Why protective sports eyewear is important


A sprained ankle cannot change a child’s life, but an eye injury can.
Protective sports eyewear is similar to seatbelts, car seats and bicycle helmets. Even though in some cases not very popular, they are vital pieces of equipment that protect children from serious injury.
Sport is one of the single most important causes of serious eye injuries. Balls, overenthusiastic sticks, flying arms during defensive plays – all in which eye injuries are way too common in sports.
But while we go to great lengths to protect ourselves against broken bones, concussions and even blisters, we often forget to prevent scratched corneas, fractured eye sockets and permanent vision loss.
There are various types of sports eyewear designed to not only protect your eyes and your vision, but to enhance your athletic performance.
Eye injuries are the leading cause of blindness in children and most injuries occurring in school-aged children are sports related. Over 50% of children play organized sport. School-aged competitors are particularly prone to eye injuries since their athletic skill (hand eye coordination, balance, reaction time and speed) are still developing.
Some of the statistics show that 66% of all sports eye injuries occur in participants between the ages of 5 and 24 while practising. One in 18 university athletes sustain an eye injury each season. More than 600 000 eye injuries are related to sport each year.
An estimated 85% of children do not wear protective sports eyewear in a situation that present a high risk of eye injury. 90% of sports related eye injuries can be avoided with the use of protective eyewear.
Fortunately, coaches, parents and players now realize that wearing protective eyewear for sports pays off in several ways. The risk of eye damage is reduced and the player performance is enhanced by the ability to see better.
Initially, there was some resistance by children to looking funny when they wore protective eyewear. Today, sports eyewear is an accepted part of everyday life, much the way bike helmets have become routine in your family. Both children and adults like the image that wearing protective eyewear gives them: It shows they mean business on the playing field.
Eye injuries can be divided into 4 categories:
• Corneal abrasions – damage to the front part of the eye
• Blunt trauma – eye is compressed through sudden impact
• Penetrating injuries – Cause the eye to rupture
• Ultraviolet radiation – damage to the cornea and retina(sunburn, cancer)
Sports eyewear is made in a variety of shapes and sizes. Lenses in sports eyewear are usually made of polycarbonate. It’s 10x more resistance than any other plastic, does not reduce vision and protect eyes from fast moving objects (fully capable of withstanding the impact of a ball travelling at 140km per hour). It also has built-in ultraviolet protection- valuable feature for outdoor sports.
The eyewear frame plays an important role – different sports require different types of frames, which led to sport specific frame designs. Most sport frames can accommodate both prescription and non-prescription lenses. Also constructed out of highly impact resistant plastic, and comes with rubber or foam padding where it comes in contact with your face and nose area, retaining band and a venting system. Frames are contoured, wrapping slightly around the face, keeping the wind and dust out and giving maximum peripheral viewing as well.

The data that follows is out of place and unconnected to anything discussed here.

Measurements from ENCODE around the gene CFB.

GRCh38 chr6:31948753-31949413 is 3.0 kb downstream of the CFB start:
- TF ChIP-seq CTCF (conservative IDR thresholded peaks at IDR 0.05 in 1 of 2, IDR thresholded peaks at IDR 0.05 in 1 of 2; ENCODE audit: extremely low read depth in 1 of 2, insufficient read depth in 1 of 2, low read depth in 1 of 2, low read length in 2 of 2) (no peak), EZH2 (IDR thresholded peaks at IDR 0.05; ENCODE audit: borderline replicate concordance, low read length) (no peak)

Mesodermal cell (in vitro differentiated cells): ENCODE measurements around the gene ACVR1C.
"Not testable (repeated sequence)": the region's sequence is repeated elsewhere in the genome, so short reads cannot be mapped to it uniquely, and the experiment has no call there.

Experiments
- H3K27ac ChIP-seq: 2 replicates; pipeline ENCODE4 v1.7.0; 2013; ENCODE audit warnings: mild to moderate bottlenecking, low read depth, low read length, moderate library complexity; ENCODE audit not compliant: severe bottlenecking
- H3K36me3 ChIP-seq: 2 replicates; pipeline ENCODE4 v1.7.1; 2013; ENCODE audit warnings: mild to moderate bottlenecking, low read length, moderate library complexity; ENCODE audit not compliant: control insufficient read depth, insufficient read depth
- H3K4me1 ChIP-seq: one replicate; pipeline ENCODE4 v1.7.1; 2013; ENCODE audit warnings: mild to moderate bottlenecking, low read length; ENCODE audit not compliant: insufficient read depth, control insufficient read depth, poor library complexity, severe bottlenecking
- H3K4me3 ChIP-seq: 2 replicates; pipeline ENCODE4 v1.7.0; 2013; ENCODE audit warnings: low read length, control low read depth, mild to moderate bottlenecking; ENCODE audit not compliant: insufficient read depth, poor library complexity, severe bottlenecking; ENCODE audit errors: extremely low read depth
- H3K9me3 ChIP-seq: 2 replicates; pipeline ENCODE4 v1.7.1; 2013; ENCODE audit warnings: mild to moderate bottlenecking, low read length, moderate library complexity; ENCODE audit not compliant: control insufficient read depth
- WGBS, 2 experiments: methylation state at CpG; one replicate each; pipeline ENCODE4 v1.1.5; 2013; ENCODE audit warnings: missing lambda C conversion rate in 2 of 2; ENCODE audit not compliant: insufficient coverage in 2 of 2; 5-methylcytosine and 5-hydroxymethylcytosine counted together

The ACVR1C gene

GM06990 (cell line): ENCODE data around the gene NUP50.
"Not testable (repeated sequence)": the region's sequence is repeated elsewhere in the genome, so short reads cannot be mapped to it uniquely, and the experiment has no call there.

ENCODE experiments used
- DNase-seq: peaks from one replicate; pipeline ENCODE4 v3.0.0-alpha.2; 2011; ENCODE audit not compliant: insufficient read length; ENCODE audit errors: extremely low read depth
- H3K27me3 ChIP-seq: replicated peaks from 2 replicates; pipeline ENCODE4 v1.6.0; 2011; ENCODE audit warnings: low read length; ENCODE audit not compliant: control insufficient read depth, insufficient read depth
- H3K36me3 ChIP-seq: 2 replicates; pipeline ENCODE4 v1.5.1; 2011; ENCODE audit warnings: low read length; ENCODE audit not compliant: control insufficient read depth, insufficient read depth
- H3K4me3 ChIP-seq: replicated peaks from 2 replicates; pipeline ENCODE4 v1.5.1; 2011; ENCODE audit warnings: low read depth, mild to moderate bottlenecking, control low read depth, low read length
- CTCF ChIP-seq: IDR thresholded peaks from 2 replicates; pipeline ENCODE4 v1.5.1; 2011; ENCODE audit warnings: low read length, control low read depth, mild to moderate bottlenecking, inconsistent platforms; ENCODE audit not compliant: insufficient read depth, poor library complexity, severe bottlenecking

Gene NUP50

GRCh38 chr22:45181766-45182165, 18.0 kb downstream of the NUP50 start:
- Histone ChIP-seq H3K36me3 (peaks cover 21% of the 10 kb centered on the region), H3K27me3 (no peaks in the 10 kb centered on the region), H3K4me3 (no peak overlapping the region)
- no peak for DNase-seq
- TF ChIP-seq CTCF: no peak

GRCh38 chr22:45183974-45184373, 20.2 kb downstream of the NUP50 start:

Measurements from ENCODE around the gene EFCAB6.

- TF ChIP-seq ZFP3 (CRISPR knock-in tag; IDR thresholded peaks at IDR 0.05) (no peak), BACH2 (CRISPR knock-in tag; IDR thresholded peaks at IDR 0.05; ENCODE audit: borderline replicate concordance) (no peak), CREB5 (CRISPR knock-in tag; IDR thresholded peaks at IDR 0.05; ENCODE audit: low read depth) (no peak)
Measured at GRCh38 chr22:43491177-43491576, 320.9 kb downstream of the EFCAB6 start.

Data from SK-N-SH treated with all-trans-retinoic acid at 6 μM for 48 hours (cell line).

Some of the options for athletes are goggles (snowboarding, biking, skiing), glasses (squash, tennis volleyball), face masks (hockey, paintball), shields, sunglasses (golf), helmets (cricket) and streetwear frames. As well as looking at coatings for UV and glare protection and enhancing the colour of lenses is very popular, like yellow, amber, rose and copper colours being the most common. Yellow tint helping tennis players see the ball more clearly against stadium walls and transition lenses being ideal for golfers.
Ball and stick sports like squash, tennis and golf, objects are at high speeds, eyewear need to be non-slip and non-fogging eye guards with polycarbonate lenses.
Sport and swimming goggles are great for water sports with high wind and hectic weather conditions as well as critical for blocking out UV and performance enhancing glare.
Sports eyewear must be individually fitted to each child. If frame don’t fit properly, the amount of protection will be compromised, increasing the risk of injury and leading to poor performance. As well as the frame being uncomfortable, the child will be tempted to take them off.
Protective sports eyewear should be fitted by an eye care professional to be sport-specific and comfortable, also why regular eye tests are necessary to pick up any irregularities. Performing with less than 20/20 vision is counterproductive.
Some factors to consider when it comes to safety eyewear on the field:
• Should be made of polycarbonate lenses
• Meet the requirements necessary
• Reflect logo on lenses
• Make sure the lenses are designed to pop outwards in an accident
• Allow time to adjust to your safety eyewear
• Keep eyewear on at all times during the activity
Now that you are educated – take action to help prevent a child from becoming a statistic. Whether you are a parent, coach or teacher, you can encourage schools to a mandatory policy on protective eyewear. We protect our children against broken bones and bruises – why not protect them from blindness too?
Article supplied by Spec-Savers